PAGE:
June 2013


UK NARIC launches new On-site Support and Training days


UK NARIC has launched a new training service – On-site Support, delivering tailored training and hands-on support to teams and small groups of staff at their own offices. Our new service was launched in Wales, with the first subscriber member requesting a support day being Swansea University.Singleton Abbey The training was delivered at the beautiful Singleton Abbey (pictured) on Swansea’s campus. 20 staff from Swansea’s undergrad admissions, postgrad admissions and marketing teams took part in a tailored day that included Tier 4 compliance and ensuring best practice in counterfraud measures. Feedback was positive:

“Pleasant, easy going instructors delivering at a level that was easy to understand”

“Examples of actual documents were helpful”

“Tier 4 Compliance – importance of recording and keeping records of evidence of qualifications and any guidance notes relating to them”

“Be vigilant when checking applications”

On-site support days can be completely tailored and customised to suit particular needs. A series of ‘Fast Modules’ on core topics has been developed which serve as building blocks for a day’s programme, but these can be also be flexed and tailored to suit requirements. For information on UK NARIC’s training solutions or updates on our latest schedule of half day workshops and full day seminars, go to our website.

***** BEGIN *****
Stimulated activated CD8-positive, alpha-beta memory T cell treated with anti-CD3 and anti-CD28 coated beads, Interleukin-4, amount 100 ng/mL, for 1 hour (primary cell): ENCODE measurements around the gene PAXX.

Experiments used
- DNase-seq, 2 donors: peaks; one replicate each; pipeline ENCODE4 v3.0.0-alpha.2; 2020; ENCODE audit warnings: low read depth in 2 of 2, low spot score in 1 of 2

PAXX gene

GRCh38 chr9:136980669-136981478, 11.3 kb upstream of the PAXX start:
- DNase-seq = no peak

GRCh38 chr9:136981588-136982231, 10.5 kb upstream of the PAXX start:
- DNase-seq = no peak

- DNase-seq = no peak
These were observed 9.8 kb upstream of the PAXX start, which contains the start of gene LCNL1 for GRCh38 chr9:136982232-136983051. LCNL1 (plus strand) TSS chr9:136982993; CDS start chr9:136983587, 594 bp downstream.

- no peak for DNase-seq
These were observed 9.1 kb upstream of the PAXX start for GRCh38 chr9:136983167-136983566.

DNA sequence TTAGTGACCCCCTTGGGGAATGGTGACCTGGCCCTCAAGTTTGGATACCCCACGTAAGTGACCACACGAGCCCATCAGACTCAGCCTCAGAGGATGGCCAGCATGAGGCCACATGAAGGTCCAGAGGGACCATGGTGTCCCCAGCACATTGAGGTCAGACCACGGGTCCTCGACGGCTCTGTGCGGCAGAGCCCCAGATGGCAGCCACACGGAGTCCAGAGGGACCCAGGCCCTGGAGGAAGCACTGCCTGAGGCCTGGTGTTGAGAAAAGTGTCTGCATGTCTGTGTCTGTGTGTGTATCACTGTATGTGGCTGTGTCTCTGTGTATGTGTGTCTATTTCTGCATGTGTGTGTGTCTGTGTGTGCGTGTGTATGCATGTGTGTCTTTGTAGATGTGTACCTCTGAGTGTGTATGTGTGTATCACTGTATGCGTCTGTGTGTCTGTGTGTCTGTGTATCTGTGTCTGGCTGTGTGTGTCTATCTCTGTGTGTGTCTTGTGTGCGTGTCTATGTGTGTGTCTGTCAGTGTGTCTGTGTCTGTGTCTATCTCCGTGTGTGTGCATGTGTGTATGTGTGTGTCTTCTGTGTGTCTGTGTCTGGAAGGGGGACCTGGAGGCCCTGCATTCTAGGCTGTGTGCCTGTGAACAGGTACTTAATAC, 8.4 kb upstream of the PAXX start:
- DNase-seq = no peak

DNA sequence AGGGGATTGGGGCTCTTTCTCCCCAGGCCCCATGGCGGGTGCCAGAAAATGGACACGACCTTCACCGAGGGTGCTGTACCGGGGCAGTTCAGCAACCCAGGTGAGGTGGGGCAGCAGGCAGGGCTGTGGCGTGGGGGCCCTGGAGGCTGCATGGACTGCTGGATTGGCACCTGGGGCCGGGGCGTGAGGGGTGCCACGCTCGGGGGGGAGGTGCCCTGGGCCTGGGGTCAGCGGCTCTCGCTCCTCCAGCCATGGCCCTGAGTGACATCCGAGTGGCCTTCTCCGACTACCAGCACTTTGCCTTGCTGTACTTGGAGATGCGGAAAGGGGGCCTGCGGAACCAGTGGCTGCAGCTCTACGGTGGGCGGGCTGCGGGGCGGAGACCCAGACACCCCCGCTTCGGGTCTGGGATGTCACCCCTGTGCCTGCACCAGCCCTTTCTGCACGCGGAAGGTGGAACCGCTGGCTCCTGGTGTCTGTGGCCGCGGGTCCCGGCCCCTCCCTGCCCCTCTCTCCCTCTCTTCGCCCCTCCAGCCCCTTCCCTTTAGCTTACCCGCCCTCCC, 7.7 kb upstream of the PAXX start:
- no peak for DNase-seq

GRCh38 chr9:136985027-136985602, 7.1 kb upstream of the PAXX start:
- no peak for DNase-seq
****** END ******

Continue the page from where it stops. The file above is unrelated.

Fraud: a growing problem in education, and how to guard against it


‘I didn’t know fraud was so common, so widespread’ – that’s the comment UK NARIC hears again and again from the university and college staff who attend its fraud workshops and seminars.

UK NARIC has been running its fraud training for over eight years – so we have trained a lot of staff from HE institutions. And in that time, we have had to develop the training year-on-year, because fraud has definitely become more common, and the fraudulent techniques adopted have become more elaborate.

The rise in numbers of international applications has increased the challenge for admissions staff – there are more applications to be sifted and checked, and from a greater variety of places, so staff have to learn and become familiar with an ever-wider array of qualification certificates and ID documents.